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The Protestant Revolution of 1688, which changed the Government of England, and placed William and Mary on the throne, extended its influence over Maryland, and ended there by taking the Government from the Lord Proprietary and handing it over to the King and Queen.

The first Royal Governor, Lionel Copley, called a meeting of the General Assembly at Saint Mary's in June, 1692, and that Assembly passed an “Act for the service of Almighty God and the establishment of the Protestant Religion in this Province,which Act provided for the division of the Counties into Parishes, the choosing of “six of the most able men of the said respective Parishes to be a vestry for such Parish,” the building of churches except where there were churches already built, and the levying of a Poll Tax for the support of the Establishment.

Certain changes were made at different times in this Act, but in the main it was the law of the Province until the year 1776, when all connection between Church and State ceased, and the tax for the support of the Establishment was abolished.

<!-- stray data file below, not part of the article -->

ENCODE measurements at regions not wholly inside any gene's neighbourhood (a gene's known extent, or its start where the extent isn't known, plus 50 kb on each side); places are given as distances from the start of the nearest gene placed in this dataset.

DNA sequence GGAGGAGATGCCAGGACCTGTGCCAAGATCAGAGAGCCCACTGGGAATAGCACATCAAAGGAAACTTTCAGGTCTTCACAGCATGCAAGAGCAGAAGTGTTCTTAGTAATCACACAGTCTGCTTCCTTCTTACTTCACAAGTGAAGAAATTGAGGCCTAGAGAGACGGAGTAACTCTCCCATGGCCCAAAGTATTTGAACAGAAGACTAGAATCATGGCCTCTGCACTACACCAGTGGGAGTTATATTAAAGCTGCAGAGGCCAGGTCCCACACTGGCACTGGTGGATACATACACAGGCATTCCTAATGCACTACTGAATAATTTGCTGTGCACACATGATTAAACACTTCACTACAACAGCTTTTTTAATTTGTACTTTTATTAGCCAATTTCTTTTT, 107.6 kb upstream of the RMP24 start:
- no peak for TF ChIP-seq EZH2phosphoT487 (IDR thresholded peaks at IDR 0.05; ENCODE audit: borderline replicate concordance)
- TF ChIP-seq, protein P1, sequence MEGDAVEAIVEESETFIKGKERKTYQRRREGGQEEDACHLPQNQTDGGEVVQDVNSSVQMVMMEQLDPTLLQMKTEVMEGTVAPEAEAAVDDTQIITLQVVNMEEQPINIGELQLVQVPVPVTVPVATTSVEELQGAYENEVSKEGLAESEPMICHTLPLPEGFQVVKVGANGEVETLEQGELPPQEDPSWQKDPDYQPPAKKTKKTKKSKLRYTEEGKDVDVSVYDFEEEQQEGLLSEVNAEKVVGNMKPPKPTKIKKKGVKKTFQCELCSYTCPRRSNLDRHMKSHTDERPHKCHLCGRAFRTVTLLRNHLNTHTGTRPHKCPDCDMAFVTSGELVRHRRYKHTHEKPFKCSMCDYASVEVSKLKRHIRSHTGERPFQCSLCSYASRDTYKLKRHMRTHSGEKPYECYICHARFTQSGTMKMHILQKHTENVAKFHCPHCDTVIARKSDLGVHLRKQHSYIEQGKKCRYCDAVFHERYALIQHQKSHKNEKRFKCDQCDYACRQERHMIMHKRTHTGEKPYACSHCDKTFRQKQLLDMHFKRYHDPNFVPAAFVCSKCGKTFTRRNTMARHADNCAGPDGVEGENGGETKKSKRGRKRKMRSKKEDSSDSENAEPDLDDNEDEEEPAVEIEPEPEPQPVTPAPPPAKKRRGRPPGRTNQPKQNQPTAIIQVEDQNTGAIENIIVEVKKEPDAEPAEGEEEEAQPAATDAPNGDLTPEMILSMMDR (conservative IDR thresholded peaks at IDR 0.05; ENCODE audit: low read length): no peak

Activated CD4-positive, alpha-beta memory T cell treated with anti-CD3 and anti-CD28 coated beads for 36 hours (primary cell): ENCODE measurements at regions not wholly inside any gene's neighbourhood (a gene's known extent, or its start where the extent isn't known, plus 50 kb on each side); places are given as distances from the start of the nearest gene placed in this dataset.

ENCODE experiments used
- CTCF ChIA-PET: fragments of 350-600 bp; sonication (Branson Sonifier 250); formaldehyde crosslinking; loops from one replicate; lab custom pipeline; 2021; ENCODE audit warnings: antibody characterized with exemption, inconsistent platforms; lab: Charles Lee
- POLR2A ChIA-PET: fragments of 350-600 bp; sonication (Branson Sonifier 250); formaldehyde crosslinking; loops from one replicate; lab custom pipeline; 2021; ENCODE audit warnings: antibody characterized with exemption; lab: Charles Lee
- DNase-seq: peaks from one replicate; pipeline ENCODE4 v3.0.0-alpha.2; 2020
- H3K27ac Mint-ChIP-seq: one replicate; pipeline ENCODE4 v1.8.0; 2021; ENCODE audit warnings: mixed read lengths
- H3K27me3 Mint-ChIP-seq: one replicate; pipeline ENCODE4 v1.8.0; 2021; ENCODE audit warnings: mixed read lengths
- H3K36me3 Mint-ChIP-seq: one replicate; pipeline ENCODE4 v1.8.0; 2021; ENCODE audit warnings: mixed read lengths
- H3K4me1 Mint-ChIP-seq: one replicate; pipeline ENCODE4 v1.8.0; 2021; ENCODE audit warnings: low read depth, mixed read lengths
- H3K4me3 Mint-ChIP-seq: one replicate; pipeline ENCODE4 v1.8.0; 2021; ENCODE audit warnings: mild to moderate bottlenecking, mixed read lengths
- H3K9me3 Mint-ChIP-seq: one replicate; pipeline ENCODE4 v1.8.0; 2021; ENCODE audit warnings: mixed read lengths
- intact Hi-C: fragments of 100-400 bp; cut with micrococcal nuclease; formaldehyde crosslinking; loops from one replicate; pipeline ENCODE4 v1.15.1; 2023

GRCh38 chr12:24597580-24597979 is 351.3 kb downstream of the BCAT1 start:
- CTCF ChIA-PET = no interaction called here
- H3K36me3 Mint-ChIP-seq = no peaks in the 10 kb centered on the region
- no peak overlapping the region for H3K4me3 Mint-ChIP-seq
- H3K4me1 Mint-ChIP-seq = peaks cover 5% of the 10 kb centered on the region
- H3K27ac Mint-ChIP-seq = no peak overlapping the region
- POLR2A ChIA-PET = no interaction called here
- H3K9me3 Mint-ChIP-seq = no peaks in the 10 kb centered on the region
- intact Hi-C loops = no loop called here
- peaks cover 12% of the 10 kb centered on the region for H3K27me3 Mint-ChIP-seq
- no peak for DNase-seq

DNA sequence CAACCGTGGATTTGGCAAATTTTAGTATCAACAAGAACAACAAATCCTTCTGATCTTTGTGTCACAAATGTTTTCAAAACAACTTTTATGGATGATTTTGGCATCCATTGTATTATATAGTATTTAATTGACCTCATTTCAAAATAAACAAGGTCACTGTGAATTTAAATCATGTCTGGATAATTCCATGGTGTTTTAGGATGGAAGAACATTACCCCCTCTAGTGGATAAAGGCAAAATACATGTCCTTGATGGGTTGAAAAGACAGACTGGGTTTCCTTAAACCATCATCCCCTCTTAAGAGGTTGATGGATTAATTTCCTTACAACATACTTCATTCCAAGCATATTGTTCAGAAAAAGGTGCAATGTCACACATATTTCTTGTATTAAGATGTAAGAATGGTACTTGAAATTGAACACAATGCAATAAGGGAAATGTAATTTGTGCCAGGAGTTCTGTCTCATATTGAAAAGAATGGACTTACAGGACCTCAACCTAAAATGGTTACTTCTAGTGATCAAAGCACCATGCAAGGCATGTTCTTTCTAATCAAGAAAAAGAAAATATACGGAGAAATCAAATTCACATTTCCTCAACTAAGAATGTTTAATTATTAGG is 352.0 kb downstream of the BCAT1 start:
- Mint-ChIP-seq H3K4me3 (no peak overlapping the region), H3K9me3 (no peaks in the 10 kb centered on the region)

Thirty-one Parishes were laid out by “metes and bounds,” and in them vestries were chosen, and churches built with more or less promptness, so that the beginning of the Parish Records is in 1692, or about one hundred and fifty years after Thomas Cromwell, Vicar-General of England, required that in all Parishes, Records should be kept not only of marriages, births and deaths, but of the proceedings of the vestries of the several Parishes.

As these Records contain very often more than the mere mention of the marriage or birth, etc., they throw much light on the life and manners of the times, and this makes them of great interest to the student of history, while to the genealogist they are of inestimable value, in the tracing of pedigrees.